Robb sends his mother Catelyn to win Renly’s support, and both of them meet with Stannis outside Storm’s End. No terms can be reached, and the two sides prepare for a massive battle. The morning before the fighting is set to commence, Catelyn and Brienne witness a shadow warrior slip into Renly’s tent and murder the would-be king. Fearing retribution, both women flee to Robb’s host.

Most of Renly’s scattered bannermen declare for Stannis. Storm’s End remains defiant, so Stannis sends his smuggler-knight Davos and the priestess Melisandre into the castle’s harbor. Davos witnesses Melisandre give birth to the same shadow creature that killed Renly, and the castle’s commander is murdered. With Storm’s End in his possession as well as a huge force of ground soldiers and ships, Stannis prepares to invade King’s Landing.

The Eastern Continent

Daenerys leads her small host and her dragons further east in search of support to win back the iron throne. They suffer a torturous march across the desert, eventually finding safe refuge in an abandoned city. Daenerys sends messengers to the various cities in the east, declaring herself “Mother of Dragons,” and considers the invitations of various merchants and lords.

Eventually, Daenerys and her follows travel to Qarth, where merchants entertain her but do not pledge any fighting men. In a desperate bid, she asks the warlocks for help, who implore her to seek the council of their immortal masters. She enters the House of The Undying, seeing a series of terrifying and confusing visions. Eventually, she meets the actual Undying, a council of corpse-like mages, who subsequently try to consume her. One of her dragons kills them, and burns the house as well, allowing her to escape.

Daenerys flees Qarth, fearing the wrath of its citizens and the warlocks. Her fears are justified when an assassin tries to murder her, but is thwarted by two mysterious strangers: Strong Belwas, a warrior/eunuch, and his elderly but skilled squire, Arstan Whitebeard. Both were sent by Illyrio Mopatis, the merchant of Pentos who arranged her marriage to Khal Drogo. She accepts his invitation to return to his protection and resolves to travel back to Pentos.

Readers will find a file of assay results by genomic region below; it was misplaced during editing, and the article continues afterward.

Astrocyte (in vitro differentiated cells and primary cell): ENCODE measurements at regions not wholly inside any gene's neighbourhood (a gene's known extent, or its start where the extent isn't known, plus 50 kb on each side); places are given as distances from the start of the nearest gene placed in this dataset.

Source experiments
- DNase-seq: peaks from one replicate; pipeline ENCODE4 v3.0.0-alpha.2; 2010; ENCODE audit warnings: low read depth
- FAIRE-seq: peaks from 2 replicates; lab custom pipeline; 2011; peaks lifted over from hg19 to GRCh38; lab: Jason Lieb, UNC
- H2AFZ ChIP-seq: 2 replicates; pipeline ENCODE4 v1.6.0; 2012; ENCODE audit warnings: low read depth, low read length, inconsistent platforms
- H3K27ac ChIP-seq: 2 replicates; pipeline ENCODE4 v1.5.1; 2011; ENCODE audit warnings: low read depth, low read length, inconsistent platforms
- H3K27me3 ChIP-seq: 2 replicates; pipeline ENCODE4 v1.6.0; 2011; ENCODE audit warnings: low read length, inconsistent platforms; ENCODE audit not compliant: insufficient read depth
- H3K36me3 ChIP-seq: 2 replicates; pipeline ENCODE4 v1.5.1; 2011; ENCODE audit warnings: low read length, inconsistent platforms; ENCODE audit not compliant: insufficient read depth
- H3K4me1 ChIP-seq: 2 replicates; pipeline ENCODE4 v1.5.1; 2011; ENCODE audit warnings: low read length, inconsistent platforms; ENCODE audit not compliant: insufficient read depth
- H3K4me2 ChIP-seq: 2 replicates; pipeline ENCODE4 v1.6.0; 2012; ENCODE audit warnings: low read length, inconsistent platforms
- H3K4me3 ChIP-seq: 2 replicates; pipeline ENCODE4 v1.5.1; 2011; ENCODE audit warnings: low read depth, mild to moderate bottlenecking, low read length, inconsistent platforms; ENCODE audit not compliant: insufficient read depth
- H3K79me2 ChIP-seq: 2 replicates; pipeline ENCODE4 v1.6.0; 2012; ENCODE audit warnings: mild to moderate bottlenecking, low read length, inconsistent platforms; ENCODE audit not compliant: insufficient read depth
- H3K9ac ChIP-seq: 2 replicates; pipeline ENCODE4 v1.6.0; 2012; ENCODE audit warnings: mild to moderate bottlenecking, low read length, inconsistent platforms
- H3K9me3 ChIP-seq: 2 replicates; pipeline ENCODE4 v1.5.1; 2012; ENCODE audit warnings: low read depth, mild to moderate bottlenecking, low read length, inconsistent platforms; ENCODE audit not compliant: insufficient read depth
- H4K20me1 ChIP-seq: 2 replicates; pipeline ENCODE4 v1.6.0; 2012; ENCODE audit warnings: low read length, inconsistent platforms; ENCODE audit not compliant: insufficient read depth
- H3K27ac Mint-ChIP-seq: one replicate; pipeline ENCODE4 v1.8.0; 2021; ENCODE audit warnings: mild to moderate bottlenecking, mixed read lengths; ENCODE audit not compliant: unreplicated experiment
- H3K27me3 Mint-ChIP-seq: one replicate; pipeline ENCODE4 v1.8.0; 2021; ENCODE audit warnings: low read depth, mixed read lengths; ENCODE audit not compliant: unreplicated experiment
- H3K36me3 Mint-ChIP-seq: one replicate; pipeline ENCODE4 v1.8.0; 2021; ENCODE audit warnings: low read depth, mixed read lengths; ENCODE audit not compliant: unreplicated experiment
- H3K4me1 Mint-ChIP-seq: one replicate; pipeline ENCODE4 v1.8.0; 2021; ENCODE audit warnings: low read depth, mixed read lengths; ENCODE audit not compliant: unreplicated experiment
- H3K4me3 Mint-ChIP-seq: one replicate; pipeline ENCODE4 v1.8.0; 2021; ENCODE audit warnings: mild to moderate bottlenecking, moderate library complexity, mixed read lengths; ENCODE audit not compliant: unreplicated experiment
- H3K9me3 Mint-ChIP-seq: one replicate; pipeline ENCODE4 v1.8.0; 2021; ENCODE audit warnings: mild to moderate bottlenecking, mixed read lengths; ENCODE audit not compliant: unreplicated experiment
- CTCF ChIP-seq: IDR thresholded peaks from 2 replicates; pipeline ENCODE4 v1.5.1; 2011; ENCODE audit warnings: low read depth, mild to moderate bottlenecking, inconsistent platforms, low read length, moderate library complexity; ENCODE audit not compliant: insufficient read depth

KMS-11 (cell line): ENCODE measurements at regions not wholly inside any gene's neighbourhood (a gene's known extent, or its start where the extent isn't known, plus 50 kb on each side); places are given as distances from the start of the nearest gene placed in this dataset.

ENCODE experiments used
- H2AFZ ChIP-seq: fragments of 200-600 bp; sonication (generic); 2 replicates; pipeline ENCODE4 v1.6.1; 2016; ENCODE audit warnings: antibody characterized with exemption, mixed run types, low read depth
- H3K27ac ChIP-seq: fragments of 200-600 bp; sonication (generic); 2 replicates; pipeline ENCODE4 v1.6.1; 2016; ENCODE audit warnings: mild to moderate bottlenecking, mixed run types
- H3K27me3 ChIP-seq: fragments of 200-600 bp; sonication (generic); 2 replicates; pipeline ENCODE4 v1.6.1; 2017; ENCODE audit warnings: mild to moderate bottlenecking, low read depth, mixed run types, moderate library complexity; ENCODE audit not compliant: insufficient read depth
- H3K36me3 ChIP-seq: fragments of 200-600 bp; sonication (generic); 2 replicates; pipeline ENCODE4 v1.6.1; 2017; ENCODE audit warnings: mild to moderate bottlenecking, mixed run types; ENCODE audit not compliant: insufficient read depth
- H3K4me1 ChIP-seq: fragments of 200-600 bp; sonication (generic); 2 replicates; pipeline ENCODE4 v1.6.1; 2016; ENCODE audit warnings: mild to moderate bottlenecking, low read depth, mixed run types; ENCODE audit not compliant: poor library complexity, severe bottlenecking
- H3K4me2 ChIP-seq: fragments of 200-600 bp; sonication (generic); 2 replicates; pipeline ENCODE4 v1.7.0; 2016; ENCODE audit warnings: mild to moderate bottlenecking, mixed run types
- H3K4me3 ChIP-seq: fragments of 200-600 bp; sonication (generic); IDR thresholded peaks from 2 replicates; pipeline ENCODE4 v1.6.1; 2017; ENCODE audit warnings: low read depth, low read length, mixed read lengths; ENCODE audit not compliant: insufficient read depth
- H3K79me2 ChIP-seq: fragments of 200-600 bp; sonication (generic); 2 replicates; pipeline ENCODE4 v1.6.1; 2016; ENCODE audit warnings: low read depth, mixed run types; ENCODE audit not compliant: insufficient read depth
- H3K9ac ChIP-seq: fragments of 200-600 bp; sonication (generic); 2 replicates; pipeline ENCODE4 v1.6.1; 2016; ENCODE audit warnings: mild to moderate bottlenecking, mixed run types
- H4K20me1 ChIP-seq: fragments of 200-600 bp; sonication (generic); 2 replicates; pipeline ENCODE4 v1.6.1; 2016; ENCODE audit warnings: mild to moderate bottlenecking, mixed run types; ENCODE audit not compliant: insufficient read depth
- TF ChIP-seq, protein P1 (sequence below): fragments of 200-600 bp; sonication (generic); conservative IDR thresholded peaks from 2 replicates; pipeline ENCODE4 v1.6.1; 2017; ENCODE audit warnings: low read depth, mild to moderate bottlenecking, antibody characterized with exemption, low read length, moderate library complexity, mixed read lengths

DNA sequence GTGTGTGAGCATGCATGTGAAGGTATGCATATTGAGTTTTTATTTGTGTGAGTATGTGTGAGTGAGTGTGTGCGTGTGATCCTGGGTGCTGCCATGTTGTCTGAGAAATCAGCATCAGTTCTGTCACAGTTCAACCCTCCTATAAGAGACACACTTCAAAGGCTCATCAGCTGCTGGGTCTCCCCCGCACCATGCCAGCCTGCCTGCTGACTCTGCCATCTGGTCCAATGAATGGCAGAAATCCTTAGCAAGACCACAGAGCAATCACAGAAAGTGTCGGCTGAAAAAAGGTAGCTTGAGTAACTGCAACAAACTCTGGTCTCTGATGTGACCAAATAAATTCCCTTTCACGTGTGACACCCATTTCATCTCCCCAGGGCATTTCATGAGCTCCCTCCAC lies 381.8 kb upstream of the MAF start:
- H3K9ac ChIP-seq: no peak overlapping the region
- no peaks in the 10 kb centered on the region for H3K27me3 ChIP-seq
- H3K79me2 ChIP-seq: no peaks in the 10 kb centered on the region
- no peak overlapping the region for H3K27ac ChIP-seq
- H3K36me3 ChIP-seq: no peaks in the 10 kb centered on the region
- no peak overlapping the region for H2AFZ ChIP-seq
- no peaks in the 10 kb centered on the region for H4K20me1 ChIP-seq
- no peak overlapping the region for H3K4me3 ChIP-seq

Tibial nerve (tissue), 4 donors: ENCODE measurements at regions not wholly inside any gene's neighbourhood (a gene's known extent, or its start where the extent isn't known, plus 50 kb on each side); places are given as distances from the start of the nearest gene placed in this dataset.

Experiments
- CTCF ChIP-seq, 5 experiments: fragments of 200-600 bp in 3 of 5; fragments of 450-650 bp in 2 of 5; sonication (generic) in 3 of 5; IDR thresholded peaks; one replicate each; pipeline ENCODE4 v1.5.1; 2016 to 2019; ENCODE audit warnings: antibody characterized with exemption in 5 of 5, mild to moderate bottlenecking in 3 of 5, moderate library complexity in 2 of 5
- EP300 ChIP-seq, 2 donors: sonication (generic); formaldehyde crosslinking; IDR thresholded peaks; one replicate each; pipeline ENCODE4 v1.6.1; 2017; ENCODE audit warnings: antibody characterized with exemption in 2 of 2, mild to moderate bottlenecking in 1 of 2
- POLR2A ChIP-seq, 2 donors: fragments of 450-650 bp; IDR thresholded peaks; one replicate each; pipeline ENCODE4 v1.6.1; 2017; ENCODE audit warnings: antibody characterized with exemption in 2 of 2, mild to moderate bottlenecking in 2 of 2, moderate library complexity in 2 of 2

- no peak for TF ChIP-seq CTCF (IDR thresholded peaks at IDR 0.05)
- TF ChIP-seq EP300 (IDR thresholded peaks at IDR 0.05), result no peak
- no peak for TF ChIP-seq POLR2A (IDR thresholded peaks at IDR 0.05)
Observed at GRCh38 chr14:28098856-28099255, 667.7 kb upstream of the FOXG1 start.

North of the Wall

The Night’s Watch marches north in search of wildlings, Mance Rayder, Benjen Stark and undead monsters. They make camp at Crastor’s Keep, whose unsavory master is friendly to the Watch. After that, they reach the Fist of the First Men, an ancient stronghold, and send scouting parties to the surrounding wild.

[url=""]Jon Snow[/url] is assigned to Qhorin Halfhand, a skilled warrior and respected member of the Watch. They travel to a mountain pass to scout out Mance Rayder’s huge force of wildling soldiers. Jon’s force is cornered, so Halfhand commands him to “desert” and join the wildlings, in the hopes of returning to Lord Mormont with accurate information on their numbers and intentions. Jon is forced to kill Halfhand to prove his desertion.

On the Kings Road

Arya Stark, now disguised as Arry the orphan boy, join’s Yoren’s force of boys and soldiers bound for the Wall. Their party is cornered by Lannisters, but Arya escapes with King Robert’s bastard son Gendry and some other boys, stopping to free Yoren’s prisoners first. It’s all for naught though, as they’re shortly caught by Gregor Clegane and forced into service at Harrenhall. No one finds out Arya’s true identity, and though her mother hopes she’s still captive at King’s Landing, most presume her dead.

In Harrenhall, Arya becomes a serving girl. She meets with Jaqen, one of Yoren’s captives that she freed, who has joined with a band of mercenaries. He grants her his service as an assassin for freeing him, and she asks him to kill two of the Lannister men in the castle. For her third and final target, she selects Jaqen himself, and barters with him to help her free a group of Stark captives.

With Arya and Joqen’s help, Harrenhall falls to the Starks. Joqen gives Arya a strange coin and instructs her to find him in Braavos if she wants his help again. He then shifts his face to change his identity and flees.